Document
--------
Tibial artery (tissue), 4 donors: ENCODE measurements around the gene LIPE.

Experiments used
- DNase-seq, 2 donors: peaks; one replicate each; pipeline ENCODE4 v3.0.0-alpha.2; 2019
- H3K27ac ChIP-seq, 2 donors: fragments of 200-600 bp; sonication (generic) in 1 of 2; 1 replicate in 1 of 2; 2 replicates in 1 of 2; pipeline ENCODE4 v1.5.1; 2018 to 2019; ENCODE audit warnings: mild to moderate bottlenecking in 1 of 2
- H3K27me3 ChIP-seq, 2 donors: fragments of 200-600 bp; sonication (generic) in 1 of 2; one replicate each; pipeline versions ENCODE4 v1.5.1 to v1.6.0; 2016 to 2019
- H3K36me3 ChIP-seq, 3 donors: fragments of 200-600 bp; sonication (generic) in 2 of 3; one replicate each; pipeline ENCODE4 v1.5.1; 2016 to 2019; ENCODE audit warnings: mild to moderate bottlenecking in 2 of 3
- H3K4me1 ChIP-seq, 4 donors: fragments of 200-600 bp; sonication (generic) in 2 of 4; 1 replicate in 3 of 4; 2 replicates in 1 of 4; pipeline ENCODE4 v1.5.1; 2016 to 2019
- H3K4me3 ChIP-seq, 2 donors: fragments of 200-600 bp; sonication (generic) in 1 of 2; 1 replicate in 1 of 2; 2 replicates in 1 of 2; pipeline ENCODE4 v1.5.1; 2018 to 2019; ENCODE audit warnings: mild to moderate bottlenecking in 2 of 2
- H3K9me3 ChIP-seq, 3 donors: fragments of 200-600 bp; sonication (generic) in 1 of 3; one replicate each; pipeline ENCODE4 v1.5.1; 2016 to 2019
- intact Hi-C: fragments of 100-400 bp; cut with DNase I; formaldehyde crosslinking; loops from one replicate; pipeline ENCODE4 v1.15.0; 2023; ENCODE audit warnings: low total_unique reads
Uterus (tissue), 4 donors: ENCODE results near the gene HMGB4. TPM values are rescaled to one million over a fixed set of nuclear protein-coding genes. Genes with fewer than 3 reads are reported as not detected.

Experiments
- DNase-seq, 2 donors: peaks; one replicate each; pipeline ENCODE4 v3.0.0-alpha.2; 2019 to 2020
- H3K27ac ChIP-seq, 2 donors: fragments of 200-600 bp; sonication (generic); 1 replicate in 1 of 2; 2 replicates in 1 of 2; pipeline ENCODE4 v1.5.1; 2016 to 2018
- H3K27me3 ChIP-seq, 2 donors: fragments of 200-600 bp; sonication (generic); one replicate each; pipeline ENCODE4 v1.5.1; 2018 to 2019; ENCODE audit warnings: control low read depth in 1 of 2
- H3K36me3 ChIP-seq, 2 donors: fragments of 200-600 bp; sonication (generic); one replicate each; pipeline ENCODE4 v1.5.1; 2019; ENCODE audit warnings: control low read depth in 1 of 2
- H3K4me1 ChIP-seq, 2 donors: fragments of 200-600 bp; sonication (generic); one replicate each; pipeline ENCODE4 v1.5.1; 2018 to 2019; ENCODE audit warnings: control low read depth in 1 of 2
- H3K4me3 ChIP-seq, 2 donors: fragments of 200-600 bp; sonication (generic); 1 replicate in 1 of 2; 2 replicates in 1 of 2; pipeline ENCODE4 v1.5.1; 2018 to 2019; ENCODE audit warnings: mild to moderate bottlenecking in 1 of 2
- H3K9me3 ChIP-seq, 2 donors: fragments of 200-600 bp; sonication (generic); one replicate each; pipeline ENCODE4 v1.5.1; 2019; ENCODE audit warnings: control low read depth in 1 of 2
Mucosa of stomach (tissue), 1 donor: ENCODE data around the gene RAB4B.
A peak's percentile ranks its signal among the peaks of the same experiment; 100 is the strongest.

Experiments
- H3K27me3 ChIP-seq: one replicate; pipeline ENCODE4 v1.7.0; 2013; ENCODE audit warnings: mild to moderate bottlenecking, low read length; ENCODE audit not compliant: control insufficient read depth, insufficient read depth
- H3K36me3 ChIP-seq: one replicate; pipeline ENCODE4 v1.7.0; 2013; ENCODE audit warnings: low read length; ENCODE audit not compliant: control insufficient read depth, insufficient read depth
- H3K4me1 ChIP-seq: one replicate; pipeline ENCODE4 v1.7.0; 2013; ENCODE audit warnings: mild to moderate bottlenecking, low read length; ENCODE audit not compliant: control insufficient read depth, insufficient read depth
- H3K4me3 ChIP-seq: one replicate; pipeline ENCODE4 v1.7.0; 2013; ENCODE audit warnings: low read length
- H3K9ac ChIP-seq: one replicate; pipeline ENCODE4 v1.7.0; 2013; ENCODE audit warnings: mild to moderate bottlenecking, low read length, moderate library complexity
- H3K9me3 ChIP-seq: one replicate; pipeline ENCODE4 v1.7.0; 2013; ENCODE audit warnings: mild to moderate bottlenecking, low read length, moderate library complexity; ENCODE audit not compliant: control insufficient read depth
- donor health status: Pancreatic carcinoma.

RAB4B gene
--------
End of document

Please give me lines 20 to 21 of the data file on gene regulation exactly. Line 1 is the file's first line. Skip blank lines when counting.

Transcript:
Mucosa of stomach (tissue), 1 donor: ENCODE data around the gene RAB4B.
A peak's percentile ranks its signal among the peaks of the same experiment; 100 is the strongest.